Please use this identifier to cite or link to this item: https://hdl.handle.net/1959.11/12100
Title: Summer and winter torpor use by a free-ranging marsupial
Contributor(s): Turner, James M (author); Koertner, Gerhard  (author)orcid ; Warnecke, Lisa (author); Geiser, Fritz  (author)orcid 
Publication Date: 2012
DOI: 10.1016/j.cbpa.2012.03.017
Handle Link: https://hdl.handle.net/1959.11/12100
Abstract: Torpor is usually associated with low ambient temperatures (Ta) in winter, but in some species it is also used in summer, often in response to limited food availability. Since the seasonal expression of torpor of both placental and marsupial hibernators in the wild is poorly documented by quantitative data, we investigated torpor and activity patterns of the eastern pygmy-possum 'Cercartetus nanus' (17.4 g) over two seasons. We used radio telemetry to track animals during winter (n=4) and summer (n=5) in a warm-temperate habitat and found that torpor was used in both seasons. In winter all animals entered periods of short-term hibernation (from 5 to 20 days) containing individual torpor bouts of up to 5.9 days. In summer, torpor bouts were always <1 day in duration, only used by males and were not related to daily mean Ta. Pygmy-possums entered torpor at night as Ta cooled, and rewarmed during the afternoon as Ta increased. Individuals interspersed torpor bouts with nocturnal activity and the percentage of the night animals were active was the same in summer and winter. Our study provides the first information on torpor patterns in free-ranging 'C. nanus', and shows that the use of torpor throughout the year is important for energy management in this species.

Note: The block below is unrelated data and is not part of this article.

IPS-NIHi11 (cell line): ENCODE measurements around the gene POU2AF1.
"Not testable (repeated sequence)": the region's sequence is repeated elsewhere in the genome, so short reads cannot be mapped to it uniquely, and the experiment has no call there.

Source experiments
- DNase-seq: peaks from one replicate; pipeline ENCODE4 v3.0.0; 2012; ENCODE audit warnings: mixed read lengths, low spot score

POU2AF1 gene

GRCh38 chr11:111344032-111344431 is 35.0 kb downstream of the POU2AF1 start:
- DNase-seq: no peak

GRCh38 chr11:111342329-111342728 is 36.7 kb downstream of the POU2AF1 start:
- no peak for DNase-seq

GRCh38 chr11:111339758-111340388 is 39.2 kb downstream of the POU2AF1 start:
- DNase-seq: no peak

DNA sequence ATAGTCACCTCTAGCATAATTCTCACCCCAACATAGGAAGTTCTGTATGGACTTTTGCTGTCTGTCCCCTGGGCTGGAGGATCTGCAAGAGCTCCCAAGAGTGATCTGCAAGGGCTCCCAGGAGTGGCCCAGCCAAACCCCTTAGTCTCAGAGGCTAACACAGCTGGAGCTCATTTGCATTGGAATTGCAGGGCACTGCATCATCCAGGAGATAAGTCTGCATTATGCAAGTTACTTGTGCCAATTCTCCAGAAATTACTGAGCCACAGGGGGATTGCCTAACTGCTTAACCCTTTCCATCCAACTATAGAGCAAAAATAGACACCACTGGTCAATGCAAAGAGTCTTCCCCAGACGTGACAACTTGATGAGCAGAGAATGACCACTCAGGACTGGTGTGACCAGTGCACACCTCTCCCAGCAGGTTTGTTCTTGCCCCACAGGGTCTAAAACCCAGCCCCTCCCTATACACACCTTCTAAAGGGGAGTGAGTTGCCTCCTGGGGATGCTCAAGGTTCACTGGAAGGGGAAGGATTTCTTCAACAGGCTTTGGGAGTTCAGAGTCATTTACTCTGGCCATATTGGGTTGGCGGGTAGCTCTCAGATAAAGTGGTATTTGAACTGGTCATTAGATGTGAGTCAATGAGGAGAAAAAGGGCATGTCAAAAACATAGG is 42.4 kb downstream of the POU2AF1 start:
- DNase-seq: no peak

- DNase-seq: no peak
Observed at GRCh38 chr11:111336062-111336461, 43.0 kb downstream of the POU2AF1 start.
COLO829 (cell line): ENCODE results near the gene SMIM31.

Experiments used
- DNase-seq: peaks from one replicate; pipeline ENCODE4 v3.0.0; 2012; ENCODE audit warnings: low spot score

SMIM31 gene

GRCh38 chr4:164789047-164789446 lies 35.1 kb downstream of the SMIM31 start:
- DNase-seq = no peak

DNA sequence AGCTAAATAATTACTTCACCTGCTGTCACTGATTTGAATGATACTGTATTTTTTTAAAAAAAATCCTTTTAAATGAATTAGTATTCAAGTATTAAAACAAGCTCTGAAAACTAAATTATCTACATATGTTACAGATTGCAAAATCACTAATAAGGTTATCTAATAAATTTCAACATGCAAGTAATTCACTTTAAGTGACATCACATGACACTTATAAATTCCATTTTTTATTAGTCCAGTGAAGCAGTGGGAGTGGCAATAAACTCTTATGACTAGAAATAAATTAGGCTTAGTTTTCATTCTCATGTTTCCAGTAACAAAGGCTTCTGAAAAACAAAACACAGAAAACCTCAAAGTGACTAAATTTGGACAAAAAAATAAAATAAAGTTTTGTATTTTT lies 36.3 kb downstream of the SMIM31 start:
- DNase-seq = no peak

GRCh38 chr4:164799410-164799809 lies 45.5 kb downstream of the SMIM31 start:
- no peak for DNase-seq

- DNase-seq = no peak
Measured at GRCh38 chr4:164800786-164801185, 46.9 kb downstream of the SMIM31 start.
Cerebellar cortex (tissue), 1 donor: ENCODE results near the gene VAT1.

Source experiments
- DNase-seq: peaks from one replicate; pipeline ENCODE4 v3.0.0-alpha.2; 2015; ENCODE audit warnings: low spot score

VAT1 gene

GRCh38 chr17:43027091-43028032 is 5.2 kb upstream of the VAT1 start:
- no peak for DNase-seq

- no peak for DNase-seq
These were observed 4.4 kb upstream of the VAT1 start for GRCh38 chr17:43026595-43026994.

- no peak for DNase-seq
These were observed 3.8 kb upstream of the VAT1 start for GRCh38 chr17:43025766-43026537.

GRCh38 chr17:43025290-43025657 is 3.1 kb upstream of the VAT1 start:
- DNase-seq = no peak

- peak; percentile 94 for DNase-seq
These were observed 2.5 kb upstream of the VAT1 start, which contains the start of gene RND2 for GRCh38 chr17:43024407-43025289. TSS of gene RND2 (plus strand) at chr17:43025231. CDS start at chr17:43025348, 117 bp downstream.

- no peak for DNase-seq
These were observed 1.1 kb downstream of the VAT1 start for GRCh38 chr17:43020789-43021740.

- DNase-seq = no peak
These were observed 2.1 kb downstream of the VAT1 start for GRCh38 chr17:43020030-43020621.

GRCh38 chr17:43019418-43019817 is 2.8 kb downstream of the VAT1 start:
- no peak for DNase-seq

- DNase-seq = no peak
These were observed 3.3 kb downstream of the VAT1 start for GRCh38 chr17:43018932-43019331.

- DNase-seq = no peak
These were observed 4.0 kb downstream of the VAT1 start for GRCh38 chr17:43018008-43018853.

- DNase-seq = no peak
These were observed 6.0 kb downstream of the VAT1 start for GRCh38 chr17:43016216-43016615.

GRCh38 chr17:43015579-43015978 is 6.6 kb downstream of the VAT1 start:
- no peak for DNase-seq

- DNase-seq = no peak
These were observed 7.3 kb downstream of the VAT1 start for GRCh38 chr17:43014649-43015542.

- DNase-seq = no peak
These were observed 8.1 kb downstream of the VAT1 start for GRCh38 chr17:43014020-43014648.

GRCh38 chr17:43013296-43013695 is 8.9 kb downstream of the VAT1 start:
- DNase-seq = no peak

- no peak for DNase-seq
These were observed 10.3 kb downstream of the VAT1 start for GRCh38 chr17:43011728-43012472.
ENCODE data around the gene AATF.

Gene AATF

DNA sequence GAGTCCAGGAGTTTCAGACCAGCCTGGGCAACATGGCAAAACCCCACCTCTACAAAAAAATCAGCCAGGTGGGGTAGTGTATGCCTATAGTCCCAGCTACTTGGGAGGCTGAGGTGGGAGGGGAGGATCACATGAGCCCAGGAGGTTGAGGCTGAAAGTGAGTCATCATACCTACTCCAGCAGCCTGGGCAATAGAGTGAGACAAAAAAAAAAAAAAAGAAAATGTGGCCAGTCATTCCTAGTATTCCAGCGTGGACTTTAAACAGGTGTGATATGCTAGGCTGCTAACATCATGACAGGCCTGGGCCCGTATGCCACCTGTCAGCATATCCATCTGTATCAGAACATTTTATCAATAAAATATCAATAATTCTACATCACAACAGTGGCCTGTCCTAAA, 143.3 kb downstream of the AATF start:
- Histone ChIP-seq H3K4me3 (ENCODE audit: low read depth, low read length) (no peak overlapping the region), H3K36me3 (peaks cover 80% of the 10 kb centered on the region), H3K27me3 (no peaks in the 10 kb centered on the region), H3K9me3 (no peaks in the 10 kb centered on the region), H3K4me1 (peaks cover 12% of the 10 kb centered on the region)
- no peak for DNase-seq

Publication Type: Journal Article
Source of Publication: Comparative Biochemistry and Physiology Part A: Molecular & Integrative Physiology, 162(3), p. 274-280
Publisher: Elsevier Inc
Place of Publication: Philadelphia, United States of America
ISSN: 1531-4332
1095-6433
Field of Research (FOR): 060604 Comparative Physiology
060806 Animal Physiological Ecology
Socio-Economic Objective (SEO): 970106 Expanding Knowledge in the Biological Sciences
Peer Reviewed: Yes
HERDC Category Description: C1 Refereed Article in a Scholarly Journal
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